You Know Fast Fashion Is Bad. Here Are 5 Things You Didn’t Know.

If a jacket costs $20, how much does the sewer get paid?

Clothing Store Sale
Before you impulse buy any more "fast fashion," you should know why it's bad for us in the long run.
Artem Beliaikin/Unsplash
By Alex Lauer / September 12, 2019 1:08 pm

Everyone knows, on some level, that you shouldn’t be buying “fast fashion.” The exact reasons why — other than the fact that it’s cheap and disposable — are a little more opaque, to the benefit of the companies selling it. 

To give consumers a better understanding, Vox recently interviewed Dana Thomas, the author of the new book Fashionopolis: The Prices of Fast Fashion and the Future of Clothes. The conversation touches on the worst offenders like Zara and H&M, and how apparel and footwear production contributes 8.1% of global greenhouse gas emissions, but here are five takeaways you might not be aware of:

1. Amancio Ortega, the man behind Zara, is one of the richest people in the world

Ortega founded Inditex fashion group, the parent company of Zara. That one brand produces about 840 million garments every year, as Vox notes. (That’s more than double the number of people living in the United States.)

2. How much money are the people making fast fashion paid?

How did Ortega break into the top 10 richest people in the world? As Thomas tells Vox, it was “by selling gobs of throwaway clothes and paying pennies to people to make them.” But that phrase by itself is hard for consumers to understand. To give you a better sense next time you’re shopping, Thomas puts it like this: “If a piece of clothing costs you $19.99, that means the person who made it was paid 19 cents.”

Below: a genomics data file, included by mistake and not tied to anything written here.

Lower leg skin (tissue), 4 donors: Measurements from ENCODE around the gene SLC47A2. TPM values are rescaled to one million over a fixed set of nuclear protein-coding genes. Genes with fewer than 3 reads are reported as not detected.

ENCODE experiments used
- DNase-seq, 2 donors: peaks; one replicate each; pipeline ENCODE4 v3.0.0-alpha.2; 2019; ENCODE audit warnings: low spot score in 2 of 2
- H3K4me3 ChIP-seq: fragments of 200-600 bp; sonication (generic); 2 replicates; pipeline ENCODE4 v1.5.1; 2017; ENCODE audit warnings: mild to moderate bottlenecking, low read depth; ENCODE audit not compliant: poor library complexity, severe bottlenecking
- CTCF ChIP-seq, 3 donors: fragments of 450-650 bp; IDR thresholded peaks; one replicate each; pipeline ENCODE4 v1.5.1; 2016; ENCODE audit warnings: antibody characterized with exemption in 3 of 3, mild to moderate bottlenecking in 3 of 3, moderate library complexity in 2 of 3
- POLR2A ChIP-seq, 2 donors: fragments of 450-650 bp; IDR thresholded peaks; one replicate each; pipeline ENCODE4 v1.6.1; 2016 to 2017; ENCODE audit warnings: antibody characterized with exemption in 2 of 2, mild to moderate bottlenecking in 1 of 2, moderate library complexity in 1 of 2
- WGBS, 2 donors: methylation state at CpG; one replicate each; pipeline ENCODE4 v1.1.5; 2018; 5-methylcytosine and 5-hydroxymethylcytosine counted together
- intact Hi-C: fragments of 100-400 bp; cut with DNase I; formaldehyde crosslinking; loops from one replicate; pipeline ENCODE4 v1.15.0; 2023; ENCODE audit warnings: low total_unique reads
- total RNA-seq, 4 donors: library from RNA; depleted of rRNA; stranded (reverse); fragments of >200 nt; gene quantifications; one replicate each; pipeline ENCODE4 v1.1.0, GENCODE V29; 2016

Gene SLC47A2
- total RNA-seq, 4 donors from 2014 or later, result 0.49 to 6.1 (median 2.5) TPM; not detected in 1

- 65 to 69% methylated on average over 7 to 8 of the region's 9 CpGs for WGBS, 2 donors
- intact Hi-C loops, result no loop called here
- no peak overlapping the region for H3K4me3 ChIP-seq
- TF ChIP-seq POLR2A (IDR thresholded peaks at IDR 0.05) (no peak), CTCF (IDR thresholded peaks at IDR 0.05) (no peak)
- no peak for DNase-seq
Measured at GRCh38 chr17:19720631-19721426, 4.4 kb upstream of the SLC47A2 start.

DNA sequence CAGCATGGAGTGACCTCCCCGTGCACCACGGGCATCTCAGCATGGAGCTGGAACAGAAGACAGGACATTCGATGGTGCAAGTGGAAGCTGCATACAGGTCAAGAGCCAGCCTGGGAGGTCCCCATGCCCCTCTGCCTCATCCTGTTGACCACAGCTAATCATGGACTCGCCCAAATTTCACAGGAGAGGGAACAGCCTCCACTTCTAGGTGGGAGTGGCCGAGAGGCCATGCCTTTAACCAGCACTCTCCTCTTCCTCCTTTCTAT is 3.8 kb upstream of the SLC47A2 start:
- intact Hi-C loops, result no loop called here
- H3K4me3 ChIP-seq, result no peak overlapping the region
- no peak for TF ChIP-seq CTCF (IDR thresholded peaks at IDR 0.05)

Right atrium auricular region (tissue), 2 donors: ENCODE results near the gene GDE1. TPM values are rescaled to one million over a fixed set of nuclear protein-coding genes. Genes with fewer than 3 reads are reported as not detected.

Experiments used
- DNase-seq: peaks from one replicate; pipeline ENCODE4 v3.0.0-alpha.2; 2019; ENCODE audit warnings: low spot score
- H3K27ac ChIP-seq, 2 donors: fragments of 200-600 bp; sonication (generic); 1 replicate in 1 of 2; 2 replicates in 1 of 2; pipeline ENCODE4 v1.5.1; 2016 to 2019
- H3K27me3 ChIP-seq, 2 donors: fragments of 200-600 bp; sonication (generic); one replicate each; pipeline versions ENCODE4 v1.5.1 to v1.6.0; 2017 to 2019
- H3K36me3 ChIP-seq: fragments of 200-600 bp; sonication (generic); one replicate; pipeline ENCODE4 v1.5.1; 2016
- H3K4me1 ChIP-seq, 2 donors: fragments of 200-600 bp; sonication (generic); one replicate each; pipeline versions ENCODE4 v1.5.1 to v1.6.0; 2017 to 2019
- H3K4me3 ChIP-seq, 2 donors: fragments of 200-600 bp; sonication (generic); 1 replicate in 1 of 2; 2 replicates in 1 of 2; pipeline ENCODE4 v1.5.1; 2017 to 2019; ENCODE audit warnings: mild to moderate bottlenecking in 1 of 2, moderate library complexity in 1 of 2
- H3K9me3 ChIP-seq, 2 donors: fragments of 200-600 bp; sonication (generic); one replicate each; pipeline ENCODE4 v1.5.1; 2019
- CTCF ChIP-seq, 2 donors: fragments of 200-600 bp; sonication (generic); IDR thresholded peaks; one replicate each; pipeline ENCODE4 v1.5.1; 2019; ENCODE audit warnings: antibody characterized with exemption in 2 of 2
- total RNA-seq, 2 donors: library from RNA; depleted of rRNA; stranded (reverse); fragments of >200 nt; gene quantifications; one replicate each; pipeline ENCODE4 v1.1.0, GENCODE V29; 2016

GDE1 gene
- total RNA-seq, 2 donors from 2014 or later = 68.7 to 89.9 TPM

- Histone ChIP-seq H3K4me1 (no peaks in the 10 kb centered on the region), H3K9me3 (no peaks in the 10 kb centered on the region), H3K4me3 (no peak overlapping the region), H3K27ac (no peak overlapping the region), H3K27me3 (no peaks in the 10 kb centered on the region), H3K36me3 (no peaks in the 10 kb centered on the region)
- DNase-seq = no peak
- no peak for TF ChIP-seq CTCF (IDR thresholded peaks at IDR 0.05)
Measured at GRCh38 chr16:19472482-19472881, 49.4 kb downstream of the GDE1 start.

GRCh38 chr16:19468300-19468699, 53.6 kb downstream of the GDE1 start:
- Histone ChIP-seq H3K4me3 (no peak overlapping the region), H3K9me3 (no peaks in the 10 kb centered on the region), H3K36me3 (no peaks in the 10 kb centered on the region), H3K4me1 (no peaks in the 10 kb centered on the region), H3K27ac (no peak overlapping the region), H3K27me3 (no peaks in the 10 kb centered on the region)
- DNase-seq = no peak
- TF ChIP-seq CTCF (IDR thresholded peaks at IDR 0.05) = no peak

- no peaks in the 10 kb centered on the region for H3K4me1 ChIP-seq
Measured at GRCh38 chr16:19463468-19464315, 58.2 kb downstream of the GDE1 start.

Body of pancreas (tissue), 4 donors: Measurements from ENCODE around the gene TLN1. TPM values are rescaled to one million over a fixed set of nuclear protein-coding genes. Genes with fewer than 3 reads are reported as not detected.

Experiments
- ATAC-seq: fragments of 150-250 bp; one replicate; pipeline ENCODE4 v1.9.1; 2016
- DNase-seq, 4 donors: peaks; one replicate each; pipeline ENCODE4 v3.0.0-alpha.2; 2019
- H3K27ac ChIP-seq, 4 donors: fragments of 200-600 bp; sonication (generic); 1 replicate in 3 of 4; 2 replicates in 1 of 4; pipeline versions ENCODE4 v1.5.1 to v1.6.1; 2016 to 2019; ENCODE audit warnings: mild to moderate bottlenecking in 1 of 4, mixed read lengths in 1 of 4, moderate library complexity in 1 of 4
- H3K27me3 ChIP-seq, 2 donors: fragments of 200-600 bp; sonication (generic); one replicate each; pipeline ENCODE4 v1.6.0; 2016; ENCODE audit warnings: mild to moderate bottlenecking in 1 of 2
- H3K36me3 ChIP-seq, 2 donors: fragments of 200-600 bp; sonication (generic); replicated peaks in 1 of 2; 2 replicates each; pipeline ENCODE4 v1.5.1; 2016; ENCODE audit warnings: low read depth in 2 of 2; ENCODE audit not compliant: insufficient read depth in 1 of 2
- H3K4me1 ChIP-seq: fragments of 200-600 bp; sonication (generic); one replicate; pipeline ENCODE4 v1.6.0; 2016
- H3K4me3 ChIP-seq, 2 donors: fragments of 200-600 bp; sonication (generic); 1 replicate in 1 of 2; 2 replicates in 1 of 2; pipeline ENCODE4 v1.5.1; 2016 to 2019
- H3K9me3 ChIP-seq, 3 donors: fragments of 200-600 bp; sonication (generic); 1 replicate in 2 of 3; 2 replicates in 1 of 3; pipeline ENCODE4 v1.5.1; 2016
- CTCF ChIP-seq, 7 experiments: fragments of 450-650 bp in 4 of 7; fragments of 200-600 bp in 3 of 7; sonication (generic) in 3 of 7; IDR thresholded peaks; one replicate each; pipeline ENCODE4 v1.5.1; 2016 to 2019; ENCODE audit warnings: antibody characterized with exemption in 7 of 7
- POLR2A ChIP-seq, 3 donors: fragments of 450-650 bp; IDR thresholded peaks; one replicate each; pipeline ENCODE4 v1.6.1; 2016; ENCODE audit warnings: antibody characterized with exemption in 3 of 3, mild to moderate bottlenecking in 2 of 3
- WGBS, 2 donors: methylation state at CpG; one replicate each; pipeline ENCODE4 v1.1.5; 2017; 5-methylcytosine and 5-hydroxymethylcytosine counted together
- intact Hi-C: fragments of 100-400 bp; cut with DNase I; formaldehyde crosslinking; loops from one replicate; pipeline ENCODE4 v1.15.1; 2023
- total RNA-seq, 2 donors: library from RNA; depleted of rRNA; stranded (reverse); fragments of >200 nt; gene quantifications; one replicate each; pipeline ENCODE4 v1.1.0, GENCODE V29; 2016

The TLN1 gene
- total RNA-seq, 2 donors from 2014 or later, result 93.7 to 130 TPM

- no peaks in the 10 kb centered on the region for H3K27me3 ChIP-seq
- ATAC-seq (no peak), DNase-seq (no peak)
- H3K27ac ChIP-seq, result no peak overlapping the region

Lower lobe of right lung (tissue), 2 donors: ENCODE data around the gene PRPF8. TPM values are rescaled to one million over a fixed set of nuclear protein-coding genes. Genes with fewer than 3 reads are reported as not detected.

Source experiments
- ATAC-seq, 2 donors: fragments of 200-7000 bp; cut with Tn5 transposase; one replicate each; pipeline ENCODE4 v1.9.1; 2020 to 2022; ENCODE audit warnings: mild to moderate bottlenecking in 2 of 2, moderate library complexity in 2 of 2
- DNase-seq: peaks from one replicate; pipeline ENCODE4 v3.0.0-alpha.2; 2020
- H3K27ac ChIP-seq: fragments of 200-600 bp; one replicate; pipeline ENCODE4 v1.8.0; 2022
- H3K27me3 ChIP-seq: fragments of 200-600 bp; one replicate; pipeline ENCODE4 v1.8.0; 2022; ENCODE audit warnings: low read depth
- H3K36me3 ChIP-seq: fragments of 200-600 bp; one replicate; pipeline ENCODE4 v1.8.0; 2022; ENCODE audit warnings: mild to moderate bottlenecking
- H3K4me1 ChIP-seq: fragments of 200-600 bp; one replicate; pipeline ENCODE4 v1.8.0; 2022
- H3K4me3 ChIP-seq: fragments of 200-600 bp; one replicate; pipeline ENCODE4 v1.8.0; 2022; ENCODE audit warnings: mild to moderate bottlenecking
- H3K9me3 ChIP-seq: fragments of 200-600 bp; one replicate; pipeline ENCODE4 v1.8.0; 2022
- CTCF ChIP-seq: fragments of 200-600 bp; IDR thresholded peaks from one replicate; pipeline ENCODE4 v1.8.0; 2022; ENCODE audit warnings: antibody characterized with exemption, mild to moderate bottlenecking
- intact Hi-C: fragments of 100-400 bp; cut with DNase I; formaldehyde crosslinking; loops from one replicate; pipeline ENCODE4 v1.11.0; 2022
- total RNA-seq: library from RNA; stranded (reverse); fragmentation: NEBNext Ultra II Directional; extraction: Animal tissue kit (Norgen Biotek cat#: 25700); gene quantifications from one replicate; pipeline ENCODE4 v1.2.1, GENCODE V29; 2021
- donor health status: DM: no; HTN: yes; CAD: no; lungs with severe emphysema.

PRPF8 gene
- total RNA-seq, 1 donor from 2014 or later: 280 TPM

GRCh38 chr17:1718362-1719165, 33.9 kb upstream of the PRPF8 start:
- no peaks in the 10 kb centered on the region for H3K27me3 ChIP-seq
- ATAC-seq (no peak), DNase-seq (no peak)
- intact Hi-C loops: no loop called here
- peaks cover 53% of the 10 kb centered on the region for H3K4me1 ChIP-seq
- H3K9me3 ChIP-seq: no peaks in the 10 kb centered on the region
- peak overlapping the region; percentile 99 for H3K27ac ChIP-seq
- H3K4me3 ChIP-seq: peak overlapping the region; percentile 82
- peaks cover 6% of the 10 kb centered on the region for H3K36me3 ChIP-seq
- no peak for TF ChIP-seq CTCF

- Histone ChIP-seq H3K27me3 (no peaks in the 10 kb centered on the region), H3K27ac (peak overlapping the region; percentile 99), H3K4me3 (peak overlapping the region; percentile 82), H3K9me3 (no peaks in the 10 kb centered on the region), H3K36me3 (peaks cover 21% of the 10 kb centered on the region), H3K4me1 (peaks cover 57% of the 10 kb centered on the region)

3. There are still sweatshops in Los Angeles

When Americans think of sweatshops, they picture horrific factories a world away. But as it turns out, fast fashion companies like Forever 21 have taken advantage of legal loopholes in America to underpay their workers. As Thomas says, “Yes, we have sweatshops in LA; I’ve seen them with my own eyes and it’s pretty dreadful.”

4. Change can, and has, come from people up and down the hierarchy

So what’s the fix for this? It may seem like this is simply a product of capitalism, and that these companies will only change if laws are put in place. But as Thomas points out, Kering — the parent company of luxury brands like Gucci and Yves Saint Laurent — started to care about sustainability (and ended up leading the G7 Fashion Pact) largely thanks to one person: Stella McCartney. As for consumers, they can change the tide by giving up fast fashion and renting higher-price items instead of buying, both of which are slowly picking up steam.

5. Clothing prices have been relatively immune to inflation

At the start of the Great Depression, Hattie Carnegie introduced ready-to-wear dresses for $19.99. While basically all other goods have “gone up 100 times” due to inflation, as Thomas notes, “… that’s the same price you pay at H&M or Zara [today].” That should tell you everything you need to know about the problem with fast fashion.

Editor’s Note: RealClearLife, a news and lifestyle publisher, is now a part of InsideHook. Together, we’ll be covering current events, pop culture, sports, travel, health and the world. Subscribe here for our free daily newsletter.

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